If publishers and distributors will not take responsibility for the content of their product, then we need to monitor our children's books, and censor those with the most violent and offensive content.
Widespread censorship and wholesale book banning may not seem to be a practical solution in the complex world that we live in. Filtering out books that have offensive messages may be a never ending task for which there is no end. However, we can ban a book from our libraries and public schools when common sense tells us it runs afoul of accepted sensibilities. The Supreme Court may guarantee freedom of speech, but it does not grant an audience and it does not guarantee a space in a public school classroom. We regulate movies based on content, provide ample warning on the packaging, and restrict access to them based on age. Censorship goes beyond the simple act of forbidding production, it resides in the gray area of proper labeling and age appropriate access.
Viewing material that is inappropriate for a young mind can have a profound and lasting impression on a child. As more violent and offensive material becomes available in our public schools and libraries, it filters down to younger children. A child's imagination will act out and emulate the characters they read about with the assumption it is fact and therefore acceptable. Left unchecked, violence and horror can have a severe psychological effect on children younger than 8 years old. The belief that children can tell the difference between reality and fiction at this age does not prove to be the case when subjected to scientific scrutiny. According to the University of Wisconsin's Joanne Cantor, "It's especially ineffective to try to calm children in this age group by telling them that what they have seen is not real" (Cantor). Children will believe what they have read and it can carry a lasting effect that will permanently mold a mind with an unrealistic view of the world and reinforce crude, violent, and inappropriate behavior.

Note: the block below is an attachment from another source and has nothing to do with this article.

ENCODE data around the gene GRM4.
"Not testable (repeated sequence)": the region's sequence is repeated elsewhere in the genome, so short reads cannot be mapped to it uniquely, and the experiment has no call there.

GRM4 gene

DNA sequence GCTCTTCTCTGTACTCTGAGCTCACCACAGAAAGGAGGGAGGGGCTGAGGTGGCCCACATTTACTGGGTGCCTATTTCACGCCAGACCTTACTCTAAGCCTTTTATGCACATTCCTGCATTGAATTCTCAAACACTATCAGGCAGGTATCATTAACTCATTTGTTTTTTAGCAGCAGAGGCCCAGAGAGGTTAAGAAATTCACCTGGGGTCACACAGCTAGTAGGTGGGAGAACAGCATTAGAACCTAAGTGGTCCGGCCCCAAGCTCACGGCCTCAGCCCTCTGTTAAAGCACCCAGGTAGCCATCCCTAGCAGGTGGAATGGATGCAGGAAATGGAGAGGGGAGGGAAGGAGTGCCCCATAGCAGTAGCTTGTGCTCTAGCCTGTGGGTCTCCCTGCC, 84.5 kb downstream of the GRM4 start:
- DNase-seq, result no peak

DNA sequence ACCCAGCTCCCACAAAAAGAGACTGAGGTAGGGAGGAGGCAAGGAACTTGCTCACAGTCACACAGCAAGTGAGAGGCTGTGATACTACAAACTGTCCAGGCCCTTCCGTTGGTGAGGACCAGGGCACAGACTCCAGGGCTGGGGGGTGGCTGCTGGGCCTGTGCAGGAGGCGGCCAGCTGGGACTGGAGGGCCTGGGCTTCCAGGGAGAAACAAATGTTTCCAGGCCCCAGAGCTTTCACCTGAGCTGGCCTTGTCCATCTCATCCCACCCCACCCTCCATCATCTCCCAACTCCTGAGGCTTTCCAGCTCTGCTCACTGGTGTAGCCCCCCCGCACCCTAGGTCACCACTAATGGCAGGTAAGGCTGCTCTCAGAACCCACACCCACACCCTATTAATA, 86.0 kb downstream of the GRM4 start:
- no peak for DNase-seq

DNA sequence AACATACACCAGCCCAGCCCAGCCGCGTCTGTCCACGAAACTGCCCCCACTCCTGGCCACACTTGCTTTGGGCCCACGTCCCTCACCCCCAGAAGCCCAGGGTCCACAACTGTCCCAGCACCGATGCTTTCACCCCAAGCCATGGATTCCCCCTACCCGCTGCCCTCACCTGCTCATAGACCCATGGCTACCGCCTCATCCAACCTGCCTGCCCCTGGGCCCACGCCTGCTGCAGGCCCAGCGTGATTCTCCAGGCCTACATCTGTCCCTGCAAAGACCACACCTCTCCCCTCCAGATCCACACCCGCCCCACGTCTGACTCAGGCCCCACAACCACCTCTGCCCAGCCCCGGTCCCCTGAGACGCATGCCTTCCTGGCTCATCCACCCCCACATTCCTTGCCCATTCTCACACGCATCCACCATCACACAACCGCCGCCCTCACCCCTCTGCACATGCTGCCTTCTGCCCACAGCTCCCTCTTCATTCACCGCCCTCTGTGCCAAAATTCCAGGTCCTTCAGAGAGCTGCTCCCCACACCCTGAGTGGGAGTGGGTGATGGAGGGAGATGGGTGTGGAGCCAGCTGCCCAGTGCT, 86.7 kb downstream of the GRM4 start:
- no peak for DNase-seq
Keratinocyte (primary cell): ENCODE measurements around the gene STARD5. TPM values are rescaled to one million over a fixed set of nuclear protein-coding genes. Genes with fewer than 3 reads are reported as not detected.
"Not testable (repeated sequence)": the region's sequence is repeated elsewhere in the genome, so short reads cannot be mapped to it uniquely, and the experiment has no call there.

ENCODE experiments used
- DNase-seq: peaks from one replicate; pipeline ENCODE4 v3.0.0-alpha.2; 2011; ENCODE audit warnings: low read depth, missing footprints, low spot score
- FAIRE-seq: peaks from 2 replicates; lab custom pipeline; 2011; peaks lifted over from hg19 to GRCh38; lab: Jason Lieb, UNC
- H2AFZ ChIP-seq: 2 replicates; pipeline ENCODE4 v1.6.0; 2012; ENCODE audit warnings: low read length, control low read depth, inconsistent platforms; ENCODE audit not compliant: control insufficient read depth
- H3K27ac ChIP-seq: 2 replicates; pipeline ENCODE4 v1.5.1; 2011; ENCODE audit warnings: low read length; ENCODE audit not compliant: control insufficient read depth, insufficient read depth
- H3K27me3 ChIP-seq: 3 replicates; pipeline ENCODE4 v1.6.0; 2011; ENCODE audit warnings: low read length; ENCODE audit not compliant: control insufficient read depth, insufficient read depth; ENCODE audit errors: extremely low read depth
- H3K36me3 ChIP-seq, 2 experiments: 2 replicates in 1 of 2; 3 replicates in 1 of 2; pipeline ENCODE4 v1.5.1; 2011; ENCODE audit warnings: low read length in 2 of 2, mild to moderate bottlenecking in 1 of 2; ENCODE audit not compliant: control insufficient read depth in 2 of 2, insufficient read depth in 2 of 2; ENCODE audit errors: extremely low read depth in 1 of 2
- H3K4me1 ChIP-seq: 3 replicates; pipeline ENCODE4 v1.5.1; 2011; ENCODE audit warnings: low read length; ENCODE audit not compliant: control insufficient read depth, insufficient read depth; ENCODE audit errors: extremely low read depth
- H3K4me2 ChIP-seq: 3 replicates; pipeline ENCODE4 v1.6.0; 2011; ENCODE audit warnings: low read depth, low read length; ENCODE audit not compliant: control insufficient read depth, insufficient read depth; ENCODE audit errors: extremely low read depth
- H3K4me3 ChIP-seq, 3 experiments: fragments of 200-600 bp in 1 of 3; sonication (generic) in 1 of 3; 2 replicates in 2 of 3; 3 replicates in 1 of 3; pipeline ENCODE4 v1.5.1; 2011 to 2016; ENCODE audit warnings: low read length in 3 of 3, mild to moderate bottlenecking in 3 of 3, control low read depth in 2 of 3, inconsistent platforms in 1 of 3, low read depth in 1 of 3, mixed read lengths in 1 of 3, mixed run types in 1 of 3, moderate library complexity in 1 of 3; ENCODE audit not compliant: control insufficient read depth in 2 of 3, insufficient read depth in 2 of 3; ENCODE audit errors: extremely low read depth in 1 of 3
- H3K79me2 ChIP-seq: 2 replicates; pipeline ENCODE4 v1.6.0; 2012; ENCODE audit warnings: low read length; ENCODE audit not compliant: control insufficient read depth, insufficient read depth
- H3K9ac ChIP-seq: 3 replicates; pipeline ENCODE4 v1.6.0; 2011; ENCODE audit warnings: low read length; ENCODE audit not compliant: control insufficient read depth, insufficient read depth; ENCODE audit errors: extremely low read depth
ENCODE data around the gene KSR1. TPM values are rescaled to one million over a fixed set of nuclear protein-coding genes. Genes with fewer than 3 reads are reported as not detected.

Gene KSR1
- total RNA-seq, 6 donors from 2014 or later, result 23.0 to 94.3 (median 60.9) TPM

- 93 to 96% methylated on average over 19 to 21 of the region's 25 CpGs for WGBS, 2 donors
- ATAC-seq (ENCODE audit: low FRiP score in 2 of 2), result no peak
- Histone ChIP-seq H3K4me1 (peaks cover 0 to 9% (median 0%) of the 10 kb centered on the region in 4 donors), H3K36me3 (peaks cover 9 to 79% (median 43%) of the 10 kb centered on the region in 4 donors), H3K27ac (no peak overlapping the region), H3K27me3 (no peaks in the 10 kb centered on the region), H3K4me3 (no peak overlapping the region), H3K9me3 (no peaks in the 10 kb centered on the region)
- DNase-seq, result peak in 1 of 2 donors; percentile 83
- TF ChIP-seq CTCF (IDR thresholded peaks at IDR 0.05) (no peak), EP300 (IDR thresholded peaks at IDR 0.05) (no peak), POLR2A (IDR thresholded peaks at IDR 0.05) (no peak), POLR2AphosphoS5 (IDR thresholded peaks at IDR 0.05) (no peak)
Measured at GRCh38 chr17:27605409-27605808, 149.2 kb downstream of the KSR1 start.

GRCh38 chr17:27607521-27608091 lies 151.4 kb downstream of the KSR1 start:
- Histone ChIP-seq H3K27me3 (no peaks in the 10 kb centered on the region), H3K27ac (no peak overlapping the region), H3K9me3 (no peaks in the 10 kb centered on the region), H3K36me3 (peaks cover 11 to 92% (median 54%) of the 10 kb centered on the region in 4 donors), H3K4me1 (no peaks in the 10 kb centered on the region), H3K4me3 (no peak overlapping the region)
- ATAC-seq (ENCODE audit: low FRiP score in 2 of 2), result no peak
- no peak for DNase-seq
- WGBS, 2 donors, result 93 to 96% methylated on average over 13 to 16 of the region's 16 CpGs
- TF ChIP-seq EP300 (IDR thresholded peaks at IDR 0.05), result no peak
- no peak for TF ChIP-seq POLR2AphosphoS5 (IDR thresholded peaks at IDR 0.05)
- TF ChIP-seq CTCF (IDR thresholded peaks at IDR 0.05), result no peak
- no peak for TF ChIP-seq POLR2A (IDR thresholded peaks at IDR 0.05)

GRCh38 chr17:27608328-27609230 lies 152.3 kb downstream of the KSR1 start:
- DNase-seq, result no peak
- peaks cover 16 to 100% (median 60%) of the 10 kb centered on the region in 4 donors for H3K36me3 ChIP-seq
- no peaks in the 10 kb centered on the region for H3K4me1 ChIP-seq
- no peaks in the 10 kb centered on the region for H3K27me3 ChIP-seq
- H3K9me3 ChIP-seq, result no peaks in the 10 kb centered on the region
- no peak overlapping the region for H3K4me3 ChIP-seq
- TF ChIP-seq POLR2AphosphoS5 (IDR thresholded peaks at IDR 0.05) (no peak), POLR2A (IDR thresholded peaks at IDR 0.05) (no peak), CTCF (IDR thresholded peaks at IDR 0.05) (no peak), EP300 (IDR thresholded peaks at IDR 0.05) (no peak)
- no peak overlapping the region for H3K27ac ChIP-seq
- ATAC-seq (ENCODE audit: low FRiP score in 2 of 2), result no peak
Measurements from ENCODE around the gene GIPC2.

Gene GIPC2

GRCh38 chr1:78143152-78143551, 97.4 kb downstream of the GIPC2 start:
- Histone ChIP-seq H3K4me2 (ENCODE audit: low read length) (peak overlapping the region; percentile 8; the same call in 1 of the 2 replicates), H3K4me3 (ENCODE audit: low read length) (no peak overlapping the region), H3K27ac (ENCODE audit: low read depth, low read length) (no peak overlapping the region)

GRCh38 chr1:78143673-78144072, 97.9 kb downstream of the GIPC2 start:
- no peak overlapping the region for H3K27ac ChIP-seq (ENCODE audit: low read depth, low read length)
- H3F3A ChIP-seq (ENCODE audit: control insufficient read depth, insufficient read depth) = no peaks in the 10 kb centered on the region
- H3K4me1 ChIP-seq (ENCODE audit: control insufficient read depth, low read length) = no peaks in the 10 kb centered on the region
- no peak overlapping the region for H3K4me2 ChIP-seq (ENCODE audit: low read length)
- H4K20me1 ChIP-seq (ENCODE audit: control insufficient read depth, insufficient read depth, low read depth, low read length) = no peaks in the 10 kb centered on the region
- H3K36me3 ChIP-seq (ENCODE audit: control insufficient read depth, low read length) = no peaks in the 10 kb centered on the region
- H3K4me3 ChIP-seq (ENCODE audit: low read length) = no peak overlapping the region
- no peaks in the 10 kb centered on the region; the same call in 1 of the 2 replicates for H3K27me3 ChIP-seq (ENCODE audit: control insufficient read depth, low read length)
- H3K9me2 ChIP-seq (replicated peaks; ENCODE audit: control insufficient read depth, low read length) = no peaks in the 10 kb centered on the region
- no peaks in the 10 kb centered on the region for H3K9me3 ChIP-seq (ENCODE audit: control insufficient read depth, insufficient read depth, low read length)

Censorship should reach beyond the sexually charged, profane, and graphic violence that is only the most visible sign of inappropriate children's literature. Messages that are racist, sexist, and derogatory can desensitize children to the callus and inflammatory remarks that find their way into books and into our libraries. In the book "One Fat Summer" which the publisher says is appropriate for 12 and up, a young man fears jumping from a diving board. He laments in his fright, "... they kept screaming for me to jump, to show I was a man; if I didn't jump I couldn't be a man, I'd be a fag all my life" (Lipsyte, 207). A 12-year-old will likely repeat this slur against the gay community and use it with the mistaken belief that it is an acceptable form of public speech. Messages that are contained in derogatory images of social, ethnic, or racial groups are as common and just as powerful as overt violence, yet they may lay hidden in an otherwise placid story of kindness and sincerity.
We control every other aspect of our child's education and we should also control what they read. We scrutinize their math, grammar, and history books for accuracy. Why should we treat children's litera